I think the first principles of anything are really important. This is especially so with money and finance, because you’ll find that any really complicated structure can be distilled into a few of the basic ideas put together. Consequently I am going to start right at the beginning.


In pre-historic times people used to swap things that they had made in order to get the things they wanted. For example if I made axes, I might trade one in order to get a chicken from my friend Alex. This is called bartering. But what do I do if Alex doesn’t want an axe? Then I might need to first trade with my friend Ed who will swap my axe for a cloak, which I could then use to trade for a chicken. You can see things getting complicated pretty quickly.

Inevitably some goods became more commonly used as a means of exchange. These goods were usually small, hardy and difficult to come by naturally — for example semi-precious gemstones. So now if I wanted a chicken, I wouldn’t be relying on Alex to need an axe for us to trade. I could exchange my axe for ten gemstones, and Alex could accept these in exchange for a chicken. In this example the gemstones are money, acting as a means of exchange.

Money is whatever people accept as money. It’s a bizarre concept, but the entire system relies on confidence that if you accept payment in a particular form you’ll be able to pay for things yourself using that form. In the example of the previous paragraph, Alex would only accept my gemstones as payment if he was confident he could use them to pay for something else. In prisons where individuals don’t have access to banknotes, prisoners use cigarettes as money. There are numerous historical examples also where ‘black markets’ have sprung up using cigarettes or other goods as a means of exchange. Using money is human nature.


So what’s a market? It’s simply a place where buyers and sellers interact, using money as the unit of exchange. Imagine in some ancient Greek village, the local market was the place where potential buyers met with sellers of goods (e.g. fruit, grain, funky togas) to buy and sell.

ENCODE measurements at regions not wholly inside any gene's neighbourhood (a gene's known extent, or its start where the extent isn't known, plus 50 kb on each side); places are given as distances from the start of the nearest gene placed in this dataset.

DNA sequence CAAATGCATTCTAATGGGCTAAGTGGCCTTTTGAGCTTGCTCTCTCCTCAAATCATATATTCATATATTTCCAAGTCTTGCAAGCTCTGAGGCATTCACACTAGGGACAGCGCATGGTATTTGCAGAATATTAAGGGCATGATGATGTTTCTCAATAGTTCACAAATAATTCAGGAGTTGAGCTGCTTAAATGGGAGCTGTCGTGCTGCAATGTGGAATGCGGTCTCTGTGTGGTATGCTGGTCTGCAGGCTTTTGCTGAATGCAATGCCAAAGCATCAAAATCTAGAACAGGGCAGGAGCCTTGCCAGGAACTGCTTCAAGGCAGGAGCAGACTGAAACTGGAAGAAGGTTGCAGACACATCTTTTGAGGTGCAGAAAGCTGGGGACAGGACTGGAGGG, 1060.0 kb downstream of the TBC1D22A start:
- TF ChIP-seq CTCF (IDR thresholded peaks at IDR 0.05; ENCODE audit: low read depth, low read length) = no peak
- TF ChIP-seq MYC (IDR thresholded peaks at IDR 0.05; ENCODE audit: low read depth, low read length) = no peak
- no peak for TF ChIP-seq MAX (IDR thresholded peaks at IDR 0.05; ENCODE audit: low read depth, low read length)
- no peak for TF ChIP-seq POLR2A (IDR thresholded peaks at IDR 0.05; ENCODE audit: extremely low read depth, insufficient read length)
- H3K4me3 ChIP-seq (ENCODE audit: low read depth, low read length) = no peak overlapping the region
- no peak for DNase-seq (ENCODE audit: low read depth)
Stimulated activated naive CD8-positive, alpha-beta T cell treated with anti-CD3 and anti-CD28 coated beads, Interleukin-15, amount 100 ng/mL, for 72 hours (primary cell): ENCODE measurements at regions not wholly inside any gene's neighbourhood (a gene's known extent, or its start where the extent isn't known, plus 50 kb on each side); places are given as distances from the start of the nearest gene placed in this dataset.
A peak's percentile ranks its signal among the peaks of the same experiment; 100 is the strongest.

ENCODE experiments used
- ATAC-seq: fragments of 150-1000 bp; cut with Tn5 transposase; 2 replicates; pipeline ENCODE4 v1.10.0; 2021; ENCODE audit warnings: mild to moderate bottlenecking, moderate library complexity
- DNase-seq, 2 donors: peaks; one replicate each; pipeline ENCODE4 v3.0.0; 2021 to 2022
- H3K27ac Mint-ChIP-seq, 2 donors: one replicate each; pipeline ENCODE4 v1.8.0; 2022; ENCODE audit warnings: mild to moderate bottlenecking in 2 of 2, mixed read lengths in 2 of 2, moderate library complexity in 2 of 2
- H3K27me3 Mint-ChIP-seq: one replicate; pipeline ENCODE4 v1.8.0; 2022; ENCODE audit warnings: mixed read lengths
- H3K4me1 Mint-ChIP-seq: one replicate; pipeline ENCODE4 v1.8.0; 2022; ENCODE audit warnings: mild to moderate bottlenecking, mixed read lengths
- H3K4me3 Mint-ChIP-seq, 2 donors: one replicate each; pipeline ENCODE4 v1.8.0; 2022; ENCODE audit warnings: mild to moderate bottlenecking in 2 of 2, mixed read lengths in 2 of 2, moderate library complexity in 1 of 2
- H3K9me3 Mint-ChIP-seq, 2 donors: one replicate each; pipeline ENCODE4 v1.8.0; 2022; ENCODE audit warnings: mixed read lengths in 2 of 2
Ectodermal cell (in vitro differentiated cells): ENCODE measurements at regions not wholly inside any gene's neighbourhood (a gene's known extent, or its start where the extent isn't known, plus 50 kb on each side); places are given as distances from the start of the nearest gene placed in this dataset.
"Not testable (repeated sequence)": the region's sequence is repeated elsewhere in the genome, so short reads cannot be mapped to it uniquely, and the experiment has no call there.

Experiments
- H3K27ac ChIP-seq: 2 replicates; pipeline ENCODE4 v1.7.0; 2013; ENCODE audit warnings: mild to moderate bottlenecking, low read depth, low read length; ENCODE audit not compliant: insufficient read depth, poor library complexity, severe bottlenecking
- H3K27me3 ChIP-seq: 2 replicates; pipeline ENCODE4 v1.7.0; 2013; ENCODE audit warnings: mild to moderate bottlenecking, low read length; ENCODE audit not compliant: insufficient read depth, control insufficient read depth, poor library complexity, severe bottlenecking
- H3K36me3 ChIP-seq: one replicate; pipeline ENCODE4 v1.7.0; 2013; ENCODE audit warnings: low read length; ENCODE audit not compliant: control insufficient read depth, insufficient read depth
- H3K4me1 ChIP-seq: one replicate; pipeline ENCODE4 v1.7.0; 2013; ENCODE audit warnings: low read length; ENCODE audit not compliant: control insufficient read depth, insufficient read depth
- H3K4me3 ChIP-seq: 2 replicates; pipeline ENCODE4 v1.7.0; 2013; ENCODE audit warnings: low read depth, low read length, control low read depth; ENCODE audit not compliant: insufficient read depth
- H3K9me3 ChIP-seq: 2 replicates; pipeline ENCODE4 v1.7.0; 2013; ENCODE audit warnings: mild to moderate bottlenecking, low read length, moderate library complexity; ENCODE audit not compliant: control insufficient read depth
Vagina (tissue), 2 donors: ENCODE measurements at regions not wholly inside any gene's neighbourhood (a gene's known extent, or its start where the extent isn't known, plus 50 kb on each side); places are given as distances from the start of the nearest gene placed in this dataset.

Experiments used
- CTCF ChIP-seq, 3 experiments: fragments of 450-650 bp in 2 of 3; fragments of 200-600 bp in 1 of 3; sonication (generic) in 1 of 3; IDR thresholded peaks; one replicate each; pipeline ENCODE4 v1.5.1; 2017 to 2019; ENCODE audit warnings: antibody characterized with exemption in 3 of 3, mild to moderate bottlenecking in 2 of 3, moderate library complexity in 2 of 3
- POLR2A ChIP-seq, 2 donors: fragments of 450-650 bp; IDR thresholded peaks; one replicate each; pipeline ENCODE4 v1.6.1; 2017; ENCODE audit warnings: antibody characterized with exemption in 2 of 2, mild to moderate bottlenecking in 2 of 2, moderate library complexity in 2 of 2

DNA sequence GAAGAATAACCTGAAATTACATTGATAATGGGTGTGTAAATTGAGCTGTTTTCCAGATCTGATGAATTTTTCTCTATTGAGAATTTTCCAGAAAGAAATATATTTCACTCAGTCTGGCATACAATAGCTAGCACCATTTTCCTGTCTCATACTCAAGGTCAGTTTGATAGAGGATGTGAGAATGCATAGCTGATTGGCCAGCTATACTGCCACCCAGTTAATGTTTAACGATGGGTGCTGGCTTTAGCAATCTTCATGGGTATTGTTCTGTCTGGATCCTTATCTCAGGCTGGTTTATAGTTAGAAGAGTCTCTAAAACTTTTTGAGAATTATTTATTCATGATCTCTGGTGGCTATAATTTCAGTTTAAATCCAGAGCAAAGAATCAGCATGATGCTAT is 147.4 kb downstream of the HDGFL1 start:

The price of any particular good is whatever a buyer and seller in a market agree upon. In our ancient Greek village a buyer and seller must agree on the price for the funky toga. In a modern context we’re used to seeing goods offered for a fixed price in high street shops, but this still relies on the buyer to accept that price.

Many, many interactions can be described as markets. If you’re selling a house then you’re a seller in the housing market, looking for a buyer. If you’re looking for a job then you’re really selling your labour, for which a company will hopefully decide to buy and employ you. Your salary is simply the price for your labour. When people talk about financial markets they’re referring to the interaction of buyers and sellers who are transacting different types of financial instruments. I won’t write about what financial instruments are here, but the dynamic of a market remains the same.

There is a market for money too. The buyers of money are those who really need some; for example if Alex wants to buy a car. The sellers of money are those that have too much for their present use and need to invest, for example Ed who recently sold his business. Ed will give Alex $100 in exchange for Alex promising to pay back $110 in a year’s time. This is a loan at the interest rate of 10% per year. In other words it is an interaction where Ed “sold” some money to Alex at the “price” of 10% per year. It’s weird, I know.


Where do banks fit in? Banks take in money from depositors and lend money out to loan-holders. They are the “buyers of money” for their depositors, to whom they pay interest as the “price” of that money. They are the “sellers of money” to their loan-holders, to whom they charge interest as the “price” of that money. Banks, in their simplest form, are simply buyers and sellers in the market for money.

Banks make profit by charging more for the money they lend out than they pay for the money they get in. If I deposit $100 at my bank it might pay me 1% per year, so in a year I’ll have $101. At the same time it might loan out this same $100 at 5% per year to Alex so that it will receive back $105 in a year. When the bankers do their sums at the end of the year they paid out $1 and made $5 for a profit of $4.


Each of the concepts I’ve written about today (money, markets and banks) deserve much longer explanations, and I’ve only touched upon the simplest definitions of each. The key takeaways are:

  • Money is whatever people accept to exchange value;
  • Markets are places where buyers and sellers of a particular “thing” interact; and
  • Banks are both buyers and sellers in the market for money.

Why is this theory important? If you don’t understand the fundamentals you’ll never have a solid base from which to make your own money decisions.

Get excited — next week we’ll be tackling a budgeting method for people who suck at budgeting!




Oliver is a banker who has an ambition to help millennials learn the adult skills they never got taught. To follow his journey head to his medium page here.

If you have questions then please email or comment and Oliver will do his best to answer.